LEXINGTON, Ky. — Willie Cauley-Stein had not been himself lately, playing uncharacteristically lackadaisical. But the Wildcats’ center responded Saturday against Georgia with his typical high-energy showing, and the No. 14 Wildcats won 79-54 at Rupp Arena.
Cauley-Stein finished with eight points, three rebounds, six blocks and six steals in a bounce-back game after one of his most ineffective efforts of the season Tuesday against Texas A&M, playing only nine minutes and finishing with one point, one rebound and no blocks.
“He was in a totally different frame of mind, and he performed,” Kentucky coach John Calipari said. “Now, he was a little bit shaky at times out there, but he’s just now coming back from that other stuff, so you still had the dregs in there. He had a little bit of it in there. But I thought he played well, blocks, steals, moved his feet, made some buckets, two free throws. That’s who he is for us.”
The Wildcats (15-4, 5-1 Southeastern Conference) shot 49.1 percent from the floor, and they have now shot at least 44 percent in all six games in league play.
Georgia (10-8, 4-2) nearly got run out Rupp Arena in the first half, but the Bulldogs kept it close with a push early in the second. They held Kentucky without a field goal for a 3 1/2-minute stretch, and over that period Georgia pulled to within six points at 37-31.
But Kentucky countered with its mid-range game that had been clicking all game. Shooting guard Aaron Harrison hit a pair of 17-foot jump shots, neither hitting the rim, and small forward James Young added a 15-footer to bring the Wildcats’ lead back up to 13 points.
The Bulldogs set the pace early in the first half, keeping the game to the slow pace they like. Georgia is near the bottom of the SEC in possessions per game, and coach Mark Fox set the tone early by dragging out possessions. Guard Kenny Gaines, the Bulldogs’ second-leading scorer at 12 points per game, did not play with a knee injury.
“It’s not an excuse, but we were fighting some adversity with that and different lineups,” Georgia forward Nemanja Djurisic said. “We weren’t able to offset them and be stable.”
Because of the injury and an injury that kept out Gaines’ backup, Juwan Parker, Fox was forced to play a bigger lineup than usual. Without either of his two shooting guards, he said his best bet was to keep the game slow and the score low, and the plan seemed to be working fine when the Bulldogs took an 8-6 lead with 14:04 left in the first half.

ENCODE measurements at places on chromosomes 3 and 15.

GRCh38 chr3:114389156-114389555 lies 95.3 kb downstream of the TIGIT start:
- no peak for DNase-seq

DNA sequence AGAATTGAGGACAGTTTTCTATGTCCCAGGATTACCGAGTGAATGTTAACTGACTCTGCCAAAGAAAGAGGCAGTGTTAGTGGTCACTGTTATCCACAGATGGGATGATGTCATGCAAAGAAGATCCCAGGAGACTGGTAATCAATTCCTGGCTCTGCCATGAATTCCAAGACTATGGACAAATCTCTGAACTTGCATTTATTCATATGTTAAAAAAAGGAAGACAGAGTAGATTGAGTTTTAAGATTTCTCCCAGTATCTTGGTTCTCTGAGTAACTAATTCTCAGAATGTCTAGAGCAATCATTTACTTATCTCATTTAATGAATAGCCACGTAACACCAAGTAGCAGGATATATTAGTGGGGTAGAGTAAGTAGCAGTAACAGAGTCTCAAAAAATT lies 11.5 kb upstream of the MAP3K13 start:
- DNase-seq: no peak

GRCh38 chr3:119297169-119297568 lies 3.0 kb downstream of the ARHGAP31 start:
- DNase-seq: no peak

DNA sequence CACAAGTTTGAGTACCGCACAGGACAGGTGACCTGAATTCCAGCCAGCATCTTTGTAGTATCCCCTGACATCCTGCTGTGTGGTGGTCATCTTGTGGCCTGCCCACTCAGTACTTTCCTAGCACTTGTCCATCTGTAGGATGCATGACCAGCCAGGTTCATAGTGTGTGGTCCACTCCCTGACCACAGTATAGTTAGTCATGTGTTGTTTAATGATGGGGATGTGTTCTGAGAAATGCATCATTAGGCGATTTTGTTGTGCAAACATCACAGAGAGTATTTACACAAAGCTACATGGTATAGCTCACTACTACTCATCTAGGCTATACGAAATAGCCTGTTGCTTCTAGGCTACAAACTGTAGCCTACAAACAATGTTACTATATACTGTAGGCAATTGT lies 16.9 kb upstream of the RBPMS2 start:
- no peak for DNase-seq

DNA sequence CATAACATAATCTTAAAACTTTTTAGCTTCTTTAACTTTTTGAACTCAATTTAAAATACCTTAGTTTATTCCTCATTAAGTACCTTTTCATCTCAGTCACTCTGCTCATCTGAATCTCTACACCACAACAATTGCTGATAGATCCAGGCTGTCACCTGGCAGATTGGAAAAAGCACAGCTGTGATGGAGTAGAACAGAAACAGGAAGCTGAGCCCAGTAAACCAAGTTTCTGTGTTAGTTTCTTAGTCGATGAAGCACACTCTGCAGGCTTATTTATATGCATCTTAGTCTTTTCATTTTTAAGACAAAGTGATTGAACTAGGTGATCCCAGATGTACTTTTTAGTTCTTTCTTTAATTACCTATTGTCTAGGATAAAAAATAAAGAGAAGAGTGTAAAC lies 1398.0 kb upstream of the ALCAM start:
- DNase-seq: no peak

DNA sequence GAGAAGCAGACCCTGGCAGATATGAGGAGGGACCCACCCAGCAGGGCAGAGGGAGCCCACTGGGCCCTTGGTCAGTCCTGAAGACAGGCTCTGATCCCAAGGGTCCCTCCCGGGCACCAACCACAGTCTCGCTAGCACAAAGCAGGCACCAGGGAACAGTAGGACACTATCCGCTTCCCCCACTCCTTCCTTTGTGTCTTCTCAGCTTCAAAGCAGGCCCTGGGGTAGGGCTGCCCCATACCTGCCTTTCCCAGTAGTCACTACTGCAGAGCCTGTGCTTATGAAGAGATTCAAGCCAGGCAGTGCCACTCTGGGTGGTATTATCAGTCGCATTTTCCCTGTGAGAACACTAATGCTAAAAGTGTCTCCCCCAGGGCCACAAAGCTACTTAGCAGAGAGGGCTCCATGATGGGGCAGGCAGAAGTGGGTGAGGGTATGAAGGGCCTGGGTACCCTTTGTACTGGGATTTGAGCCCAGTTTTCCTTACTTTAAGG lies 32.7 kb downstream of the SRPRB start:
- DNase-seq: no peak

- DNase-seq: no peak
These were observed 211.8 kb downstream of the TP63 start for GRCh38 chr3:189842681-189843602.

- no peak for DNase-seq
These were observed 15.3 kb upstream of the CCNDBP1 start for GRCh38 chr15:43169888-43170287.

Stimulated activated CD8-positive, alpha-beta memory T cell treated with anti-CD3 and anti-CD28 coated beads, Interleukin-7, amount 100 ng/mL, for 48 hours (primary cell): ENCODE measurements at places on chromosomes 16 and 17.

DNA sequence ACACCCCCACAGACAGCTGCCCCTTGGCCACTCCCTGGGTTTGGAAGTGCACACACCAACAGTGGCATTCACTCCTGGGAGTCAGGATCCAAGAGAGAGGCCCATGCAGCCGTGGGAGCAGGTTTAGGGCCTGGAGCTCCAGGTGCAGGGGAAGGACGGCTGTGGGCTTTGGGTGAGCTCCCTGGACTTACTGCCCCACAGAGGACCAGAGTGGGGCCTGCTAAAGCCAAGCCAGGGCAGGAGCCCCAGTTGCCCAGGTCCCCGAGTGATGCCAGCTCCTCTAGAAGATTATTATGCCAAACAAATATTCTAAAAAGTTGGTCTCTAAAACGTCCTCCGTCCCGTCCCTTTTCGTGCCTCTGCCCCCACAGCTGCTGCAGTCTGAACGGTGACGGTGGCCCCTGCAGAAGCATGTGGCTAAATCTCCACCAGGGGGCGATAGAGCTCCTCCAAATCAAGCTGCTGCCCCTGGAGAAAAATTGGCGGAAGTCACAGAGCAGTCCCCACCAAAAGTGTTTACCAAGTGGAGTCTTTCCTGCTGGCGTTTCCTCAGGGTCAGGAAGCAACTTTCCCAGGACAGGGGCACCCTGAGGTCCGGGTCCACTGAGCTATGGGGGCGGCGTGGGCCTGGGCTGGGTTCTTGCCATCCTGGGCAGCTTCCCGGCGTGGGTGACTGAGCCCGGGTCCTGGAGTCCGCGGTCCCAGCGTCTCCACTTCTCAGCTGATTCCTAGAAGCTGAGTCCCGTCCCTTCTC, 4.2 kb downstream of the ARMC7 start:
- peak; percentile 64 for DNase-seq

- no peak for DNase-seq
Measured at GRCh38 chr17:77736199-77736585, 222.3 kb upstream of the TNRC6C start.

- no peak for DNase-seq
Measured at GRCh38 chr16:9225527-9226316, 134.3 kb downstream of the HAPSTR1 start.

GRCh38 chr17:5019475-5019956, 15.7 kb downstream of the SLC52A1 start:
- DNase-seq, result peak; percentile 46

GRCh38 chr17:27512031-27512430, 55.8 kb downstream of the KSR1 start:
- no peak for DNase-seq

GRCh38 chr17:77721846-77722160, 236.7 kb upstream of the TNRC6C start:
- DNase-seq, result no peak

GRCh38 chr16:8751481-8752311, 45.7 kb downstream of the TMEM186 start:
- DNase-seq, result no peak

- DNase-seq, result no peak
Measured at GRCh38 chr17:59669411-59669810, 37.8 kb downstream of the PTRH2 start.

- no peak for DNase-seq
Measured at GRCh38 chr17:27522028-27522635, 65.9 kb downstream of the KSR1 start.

Then Kentucky found its rhythm. The Wildcats got in a groove on offense and defense, scoring quick and forcing Georgia into quick decisions on offense, causing bad shots and turnovers.
The Wildcats went on a 21-5 run, starting with 11 straight points from five different players, including a defensive rebound and run-out layup for reserve forward Derek Willis, garnering one of the biggest ovations of the first half from the near-capacity crowd.
By the end of the run, Georgia had shot 1 of 9 and committed five turnovers in an eight-minute span.
“Well, that was a SEC battle in which they whooped us,” Fox said. “We couldn’t slow them down enough to get back in it and just couldn’t score enough today to hang in there and make it a threat long enough.”
Cauley-Stein said he spent a lot of time over the past few weeks trying to figure out the source of his slump, but he never did. It was frustrating to him, he said, that he would enter games and not play with the zippiness and pep that usually defines his game.
“I was frustrated because in my head I was trying, but then when I went back and looked at it, it was like, ‘I don’t play like that.’ I don’t know why I was doing that,” he said. “And then some of the stuff was just mistakes after mistakes, and I’m not one to make a lot of mistakes, so when I did and it was over and over, it was just like I’ve never been in that position where I just kept on thinking about the mistakes instead of just playing.”
A reporter then
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